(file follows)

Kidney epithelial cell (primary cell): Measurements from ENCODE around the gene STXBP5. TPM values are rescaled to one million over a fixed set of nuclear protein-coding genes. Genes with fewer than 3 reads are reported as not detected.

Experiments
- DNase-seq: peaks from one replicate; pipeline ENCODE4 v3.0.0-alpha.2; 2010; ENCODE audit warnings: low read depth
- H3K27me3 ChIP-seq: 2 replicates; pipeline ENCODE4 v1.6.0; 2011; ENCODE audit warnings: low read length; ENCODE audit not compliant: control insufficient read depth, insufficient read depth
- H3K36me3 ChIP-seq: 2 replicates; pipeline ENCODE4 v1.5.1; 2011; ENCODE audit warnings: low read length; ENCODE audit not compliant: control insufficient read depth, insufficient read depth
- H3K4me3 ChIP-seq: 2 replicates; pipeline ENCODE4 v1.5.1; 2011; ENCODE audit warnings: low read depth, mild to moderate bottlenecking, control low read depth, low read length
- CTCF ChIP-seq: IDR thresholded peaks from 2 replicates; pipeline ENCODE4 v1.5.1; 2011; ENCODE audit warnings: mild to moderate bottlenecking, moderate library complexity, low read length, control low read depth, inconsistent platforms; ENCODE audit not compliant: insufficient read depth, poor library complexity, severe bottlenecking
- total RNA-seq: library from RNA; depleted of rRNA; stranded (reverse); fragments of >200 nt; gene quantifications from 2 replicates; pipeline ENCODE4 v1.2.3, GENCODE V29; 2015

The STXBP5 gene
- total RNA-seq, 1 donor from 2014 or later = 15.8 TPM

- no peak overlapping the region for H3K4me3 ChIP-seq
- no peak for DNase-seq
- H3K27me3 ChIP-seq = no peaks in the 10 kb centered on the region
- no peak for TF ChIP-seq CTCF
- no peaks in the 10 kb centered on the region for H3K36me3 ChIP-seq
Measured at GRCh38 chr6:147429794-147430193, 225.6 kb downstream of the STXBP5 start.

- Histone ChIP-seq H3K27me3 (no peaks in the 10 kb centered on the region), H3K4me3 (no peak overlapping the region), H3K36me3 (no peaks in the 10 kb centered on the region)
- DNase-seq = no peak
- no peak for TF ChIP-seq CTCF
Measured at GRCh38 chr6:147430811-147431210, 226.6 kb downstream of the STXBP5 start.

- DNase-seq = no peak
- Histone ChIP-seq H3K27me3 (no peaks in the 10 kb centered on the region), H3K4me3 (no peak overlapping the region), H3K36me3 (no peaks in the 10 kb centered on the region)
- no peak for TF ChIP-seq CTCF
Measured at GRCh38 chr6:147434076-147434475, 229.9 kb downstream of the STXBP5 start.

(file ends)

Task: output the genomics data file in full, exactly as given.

Kidney epithelial cell (primary cell): Measurements from ENCODE around the gene STXBP5. TPM values are rescaled to one million over a fixed set of nuclear protein-coding genes. Genes with fewer than 3 reads are reported as not detected.

Experiments
- DNase-seq: peaks from one replicate; pipeline ENCODE4 v3.0.0-alpha.2; 2010; ENCODE audit warnings: low read depth
- H3K27me3 ChIP-seq: 2 replicates; pipeline ENCODE4 v1.6.0; 2011; ENCODE audit warnings: low read length; ENCODE audit not compliant: control insufficient read depth, insufficient read depth
- H3K36me3 ChIP-seq: 2 replicates; pipeline ENCODE4 v1.5.1; 2011; ENCODE audit warnings: low read length; ENCODE audit not compliant: control insufficient read depth, insufficient read depth
- H3K4me3 ChIP-seq: 2 replicates; pipeline ENCODE4 v1.5.1; 2011; ENCODE audit warnings: low read depth, mild to moderate bottlenecking, control low read depth, low read length
- CTCF ChIP-seq: IDR thresholded peaks from 2 replicates; pipeline ENCODE4 v1.5.1; 2011; ENCODE audit warnings: mild to moderate bottlenecking, moderate library complexity, low read length, control low read depth, inconsistent platforms; ENCODE audit not compliant: insufficient read depth, poor library complexity, severe bottlenecking
- total RNA-seq: library from RNA; depleted of rRNA; stranded (reverse); fragments of >200 nt; gene quantifications from 2 replicates; pipeline ENCODE4 v1.2.3, GENCODE V29; 2015

The STXBP5 gene
- total RNA-seq, 1 donor from 2014 or later = 15.8 TPM

- no peak overlapping the region for H3K4me3 ChIP-seq
- no peak for DNase-seq
- H3K27me3 ChIP-seq = no peaks in the 10 kb centered on the region
- no peak for TF ChIP-seq CTCF
- no peaks in the 10 kb centered on the region for H3K36me3 ChIP-seq
Measured at GRCh38 chr6:147429794-147430193, 225.6 kb downstream of the STXBP5 start.

- Histone ChIP-seq H3K27me3 (no peaks in the 10 kb centered on the region), H3K4me3 (no peak overlapping the region), H3K36me3 (no peaks in the 10 kb centered on the region)
- DNase-seq = no peak
- no peak for TF ChIP-seq CTCF
Measured at GRCh38 chr6:147430811-147431210, 226.6 kb downstream of the STXBP5 start.

- DNase-seq = no peak
- Histone ChIP-seq H3K27me3 (no peaks in the 10 kb centered on the region), H3K4me3 (no peak overlapping the region), H3K36me3 (no peaks in the 10 kb centered on the region)
- no peak for TF ChIP-seq CTCF
Measured at GRCh38 chr6:147434076-147434475, 229.9 kb downstream of the STXBP5 start.